Cape Coral City Council will consider the first phase of a tax increment program on Monday.
City Manager John Szerlag and staff, working in conjunction with the consulting firm of Burton & Associates, has done a good job in outlining not only the reasons the city believes it needs $20 million a year more in tax revenues but in telling council - and the taxpayers - where the money will go if the increase is improved.
Mr. Szerlag is to be commended for both the comprehensiveness of the report and in the bluntness with which he has couched his request.
We agree: The city has subsisted on the cutbacks/no-capital-projects/supplement-with-reserves hump to the near breaking point and a do-nothing approach is not an option.
Where the discussion lies is not need but in how - and when - to meet it and it is here we urge council to concentrate its efforts Monday.
The process undertaken thus far has been good.
Mr. Szerlag, as did his predecessor a few years back, has starkly outlined a do-nothing - i.e. no tax increase - future that is bleak, indeed. What is the city looking at next fiscal year?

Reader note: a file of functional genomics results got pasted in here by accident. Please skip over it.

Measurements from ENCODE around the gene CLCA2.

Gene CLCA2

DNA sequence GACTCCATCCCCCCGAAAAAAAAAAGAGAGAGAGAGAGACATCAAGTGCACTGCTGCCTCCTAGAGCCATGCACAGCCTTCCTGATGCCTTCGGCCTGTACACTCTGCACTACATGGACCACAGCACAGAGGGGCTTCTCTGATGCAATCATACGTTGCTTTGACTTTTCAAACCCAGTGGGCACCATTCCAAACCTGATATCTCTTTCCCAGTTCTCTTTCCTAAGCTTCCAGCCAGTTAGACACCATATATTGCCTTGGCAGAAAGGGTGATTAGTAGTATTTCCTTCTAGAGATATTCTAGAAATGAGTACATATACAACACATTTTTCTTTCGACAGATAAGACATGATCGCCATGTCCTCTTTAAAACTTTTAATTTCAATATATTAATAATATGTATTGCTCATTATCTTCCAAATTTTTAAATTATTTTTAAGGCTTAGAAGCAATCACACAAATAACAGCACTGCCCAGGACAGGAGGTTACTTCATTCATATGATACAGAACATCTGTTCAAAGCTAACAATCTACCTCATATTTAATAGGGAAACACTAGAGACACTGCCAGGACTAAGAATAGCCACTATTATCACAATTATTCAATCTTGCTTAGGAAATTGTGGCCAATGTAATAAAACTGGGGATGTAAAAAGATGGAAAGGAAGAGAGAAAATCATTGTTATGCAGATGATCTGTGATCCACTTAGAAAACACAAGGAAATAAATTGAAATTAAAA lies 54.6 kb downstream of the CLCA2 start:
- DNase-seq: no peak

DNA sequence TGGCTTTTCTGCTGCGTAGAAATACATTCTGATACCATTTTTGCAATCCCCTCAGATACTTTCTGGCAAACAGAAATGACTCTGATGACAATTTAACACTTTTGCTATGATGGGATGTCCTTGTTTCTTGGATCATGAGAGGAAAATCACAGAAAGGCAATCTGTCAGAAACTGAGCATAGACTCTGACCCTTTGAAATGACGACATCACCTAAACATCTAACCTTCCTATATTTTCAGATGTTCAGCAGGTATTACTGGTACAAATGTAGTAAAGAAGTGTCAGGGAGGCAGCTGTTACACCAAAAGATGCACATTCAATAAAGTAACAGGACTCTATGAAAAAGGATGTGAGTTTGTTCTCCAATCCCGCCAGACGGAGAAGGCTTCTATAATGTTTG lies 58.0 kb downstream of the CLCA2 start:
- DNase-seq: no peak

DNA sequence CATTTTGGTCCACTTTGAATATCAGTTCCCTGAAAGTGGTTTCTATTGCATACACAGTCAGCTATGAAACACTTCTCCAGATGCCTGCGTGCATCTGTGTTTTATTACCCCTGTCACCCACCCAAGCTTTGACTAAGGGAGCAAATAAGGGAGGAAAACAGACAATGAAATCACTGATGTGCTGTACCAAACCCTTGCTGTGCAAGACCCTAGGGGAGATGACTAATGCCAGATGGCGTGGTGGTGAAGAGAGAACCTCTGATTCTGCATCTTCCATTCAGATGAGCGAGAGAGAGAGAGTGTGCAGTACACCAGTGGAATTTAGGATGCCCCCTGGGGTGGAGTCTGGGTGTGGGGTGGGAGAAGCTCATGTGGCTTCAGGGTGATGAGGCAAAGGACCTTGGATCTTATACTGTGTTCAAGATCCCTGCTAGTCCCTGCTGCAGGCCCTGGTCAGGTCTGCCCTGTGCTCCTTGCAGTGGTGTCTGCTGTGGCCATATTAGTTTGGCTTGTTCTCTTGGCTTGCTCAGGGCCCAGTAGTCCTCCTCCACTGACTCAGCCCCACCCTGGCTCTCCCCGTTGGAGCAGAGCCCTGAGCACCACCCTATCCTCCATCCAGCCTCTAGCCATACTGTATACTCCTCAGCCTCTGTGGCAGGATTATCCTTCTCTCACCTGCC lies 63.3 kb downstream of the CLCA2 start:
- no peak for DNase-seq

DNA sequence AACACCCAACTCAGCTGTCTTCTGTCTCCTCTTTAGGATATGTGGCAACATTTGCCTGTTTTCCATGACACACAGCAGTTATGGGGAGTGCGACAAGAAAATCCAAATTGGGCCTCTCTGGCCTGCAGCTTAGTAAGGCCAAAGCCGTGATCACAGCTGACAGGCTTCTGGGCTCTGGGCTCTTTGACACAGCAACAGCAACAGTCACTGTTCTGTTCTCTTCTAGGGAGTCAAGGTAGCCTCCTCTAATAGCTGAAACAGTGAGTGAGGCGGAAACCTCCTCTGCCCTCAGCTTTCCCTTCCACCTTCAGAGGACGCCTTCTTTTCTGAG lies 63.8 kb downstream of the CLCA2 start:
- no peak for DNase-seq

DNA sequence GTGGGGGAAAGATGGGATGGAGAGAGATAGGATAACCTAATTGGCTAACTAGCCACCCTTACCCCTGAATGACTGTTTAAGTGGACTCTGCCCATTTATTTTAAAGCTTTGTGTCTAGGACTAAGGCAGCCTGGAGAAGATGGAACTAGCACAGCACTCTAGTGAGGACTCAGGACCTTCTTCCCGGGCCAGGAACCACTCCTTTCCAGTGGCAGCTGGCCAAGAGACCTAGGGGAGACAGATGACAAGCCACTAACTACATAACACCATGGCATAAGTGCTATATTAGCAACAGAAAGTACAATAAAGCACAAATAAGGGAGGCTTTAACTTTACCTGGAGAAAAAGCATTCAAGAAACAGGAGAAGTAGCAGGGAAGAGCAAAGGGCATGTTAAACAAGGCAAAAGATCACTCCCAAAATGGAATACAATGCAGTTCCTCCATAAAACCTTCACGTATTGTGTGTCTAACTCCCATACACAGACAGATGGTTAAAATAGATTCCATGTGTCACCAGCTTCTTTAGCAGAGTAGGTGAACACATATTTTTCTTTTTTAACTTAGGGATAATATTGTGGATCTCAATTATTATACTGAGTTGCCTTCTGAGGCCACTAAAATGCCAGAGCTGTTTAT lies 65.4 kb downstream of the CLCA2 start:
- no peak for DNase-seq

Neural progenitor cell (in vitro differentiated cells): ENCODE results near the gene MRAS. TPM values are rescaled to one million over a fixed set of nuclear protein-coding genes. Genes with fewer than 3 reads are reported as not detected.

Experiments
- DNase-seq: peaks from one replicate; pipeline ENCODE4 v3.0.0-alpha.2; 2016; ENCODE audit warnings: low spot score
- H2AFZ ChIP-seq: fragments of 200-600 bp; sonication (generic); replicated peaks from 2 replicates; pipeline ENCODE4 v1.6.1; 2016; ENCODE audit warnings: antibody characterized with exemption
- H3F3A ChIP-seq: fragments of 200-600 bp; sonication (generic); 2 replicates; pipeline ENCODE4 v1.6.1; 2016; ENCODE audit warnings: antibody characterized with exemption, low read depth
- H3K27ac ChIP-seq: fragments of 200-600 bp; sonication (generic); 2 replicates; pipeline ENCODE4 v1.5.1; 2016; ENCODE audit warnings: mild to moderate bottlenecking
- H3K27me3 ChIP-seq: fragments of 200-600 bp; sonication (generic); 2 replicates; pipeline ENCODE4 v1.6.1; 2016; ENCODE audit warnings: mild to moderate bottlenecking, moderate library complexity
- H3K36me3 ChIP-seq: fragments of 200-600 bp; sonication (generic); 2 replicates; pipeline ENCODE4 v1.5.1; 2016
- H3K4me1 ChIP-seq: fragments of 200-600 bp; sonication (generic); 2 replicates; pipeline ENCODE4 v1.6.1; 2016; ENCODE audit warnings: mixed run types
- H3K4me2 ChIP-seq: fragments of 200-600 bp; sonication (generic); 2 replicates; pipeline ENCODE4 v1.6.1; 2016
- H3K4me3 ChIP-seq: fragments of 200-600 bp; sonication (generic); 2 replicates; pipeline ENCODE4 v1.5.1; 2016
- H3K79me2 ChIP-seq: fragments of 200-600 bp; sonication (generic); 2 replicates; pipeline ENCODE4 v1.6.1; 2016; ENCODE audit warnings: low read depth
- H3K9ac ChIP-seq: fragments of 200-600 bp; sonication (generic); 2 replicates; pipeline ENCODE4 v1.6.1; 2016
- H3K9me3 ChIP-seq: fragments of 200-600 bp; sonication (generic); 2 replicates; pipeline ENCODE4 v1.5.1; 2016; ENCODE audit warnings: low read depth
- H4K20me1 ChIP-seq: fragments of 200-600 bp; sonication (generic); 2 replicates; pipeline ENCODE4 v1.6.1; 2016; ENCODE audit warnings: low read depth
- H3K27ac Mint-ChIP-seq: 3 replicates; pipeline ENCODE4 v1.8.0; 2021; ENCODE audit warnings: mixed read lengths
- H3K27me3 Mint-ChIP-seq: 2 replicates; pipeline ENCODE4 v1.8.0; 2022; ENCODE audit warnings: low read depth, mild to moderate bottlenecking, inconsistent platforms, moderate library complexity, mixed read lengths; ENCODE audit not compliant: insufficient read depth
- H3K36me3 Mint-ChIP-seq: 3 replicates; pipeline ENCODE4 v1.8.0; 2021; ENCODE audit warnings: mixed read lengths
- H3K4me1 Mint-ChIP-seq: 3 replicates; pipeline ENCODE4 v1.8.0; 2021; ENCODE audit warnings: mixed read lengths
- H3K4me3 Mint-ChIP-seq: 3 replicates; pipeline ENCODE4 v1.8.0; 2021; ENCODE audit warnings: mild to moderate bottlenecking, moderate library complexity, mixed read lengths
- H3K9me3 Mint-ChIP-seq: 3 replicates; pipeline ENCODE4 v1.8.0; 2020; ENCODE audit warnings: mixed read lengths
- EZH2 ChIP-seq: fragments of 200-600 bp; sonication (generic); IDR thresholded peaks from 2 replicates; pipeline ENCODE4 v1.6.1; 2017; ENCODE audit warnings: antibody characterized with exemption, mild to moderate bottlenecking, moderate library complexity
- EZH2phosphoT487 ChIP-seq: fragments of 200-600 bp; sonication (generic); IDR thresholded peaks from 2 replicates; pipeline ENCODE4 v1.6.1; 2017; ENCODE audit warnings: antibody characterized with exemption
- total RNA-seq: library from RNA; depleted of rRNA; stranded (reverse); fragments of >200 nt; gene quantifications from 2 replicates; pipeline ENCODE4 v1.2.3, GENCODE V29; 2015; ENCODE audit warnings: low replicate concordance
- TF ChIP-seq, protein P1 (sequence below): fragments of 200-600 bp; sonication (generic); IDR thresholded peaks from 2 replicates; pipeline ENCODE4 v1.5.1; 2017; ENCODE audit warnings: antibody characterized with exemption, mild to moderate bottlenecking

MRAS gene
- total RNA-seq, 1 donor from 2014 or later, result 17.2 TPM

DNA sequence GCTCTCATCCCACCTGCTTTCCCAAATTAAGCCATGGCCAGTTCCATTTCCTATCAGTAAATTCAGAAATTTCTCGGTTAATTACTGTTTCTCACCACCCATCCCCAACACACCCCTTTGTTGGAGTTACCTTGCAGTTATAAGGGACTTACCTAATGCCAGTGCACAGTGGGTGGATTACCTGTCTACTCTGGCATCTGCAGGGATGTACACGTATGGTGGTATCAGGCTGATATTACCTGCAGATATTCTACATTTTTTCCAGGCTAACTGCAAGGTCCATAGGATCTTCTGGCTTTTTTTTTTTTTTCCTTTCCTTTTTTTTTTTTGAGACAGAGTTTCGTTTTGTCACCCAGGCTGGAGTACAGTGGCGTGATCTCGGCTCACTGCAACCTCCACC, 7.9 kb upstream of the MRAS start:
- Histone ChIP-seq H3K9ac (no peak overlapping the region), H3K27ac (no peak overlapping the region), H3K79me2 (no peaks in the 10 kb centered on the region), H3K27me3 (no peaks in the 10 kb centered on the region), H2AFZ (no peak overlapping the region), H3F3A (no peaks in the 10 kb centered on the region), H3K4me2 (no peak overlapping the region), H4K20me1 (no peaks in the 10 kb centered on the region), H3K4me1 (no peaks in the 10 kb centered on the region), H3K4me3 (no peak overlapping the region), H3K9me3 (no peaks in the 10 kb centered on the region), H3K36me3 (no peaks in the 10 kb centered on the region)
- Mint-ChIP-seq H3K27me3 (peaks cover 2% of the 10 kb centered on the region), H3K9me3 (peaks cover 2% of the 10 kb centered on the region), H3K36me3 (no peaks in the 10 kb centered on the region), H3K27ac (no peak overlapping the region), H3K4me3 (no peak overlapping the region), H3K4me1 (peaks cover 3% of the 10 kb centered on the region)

- The issuance of 749 pink slips on Oct. 1 putting 232 full-time workers and 517 contract employees out of work.
- Shuttering Special Pops, displacing more than 180 adults and children with developmental and physical disabilities.
- Closing the Yacht Club and its pool.
- Closing Four Freedoms.
- Closing the Tony Rotino Center.
- Closing the Art Studio.
- Closing Sun Splash.
- Closing the Lake Kennedy Senior Center.
- Ending the mini-bus services.
- Closing the Youth Center, the Skate Park and either shuttering athletic programs for kids and seniors or raising user fees $100 per participant, per program and ..., well, you get the picture.
While we appreciate the worst-case scenario outlook, the likelihood of all these things happening, frankly, is slim to none.
Even the council made up largely of the no-tax-increase contract signers faced with a similar "do-nothing" nuclear hot-button last go around did what they had to do. That was increase the property tax rate to at least sustain core services and programs.
The question then, as now, simply came down to how much, from where, and for what.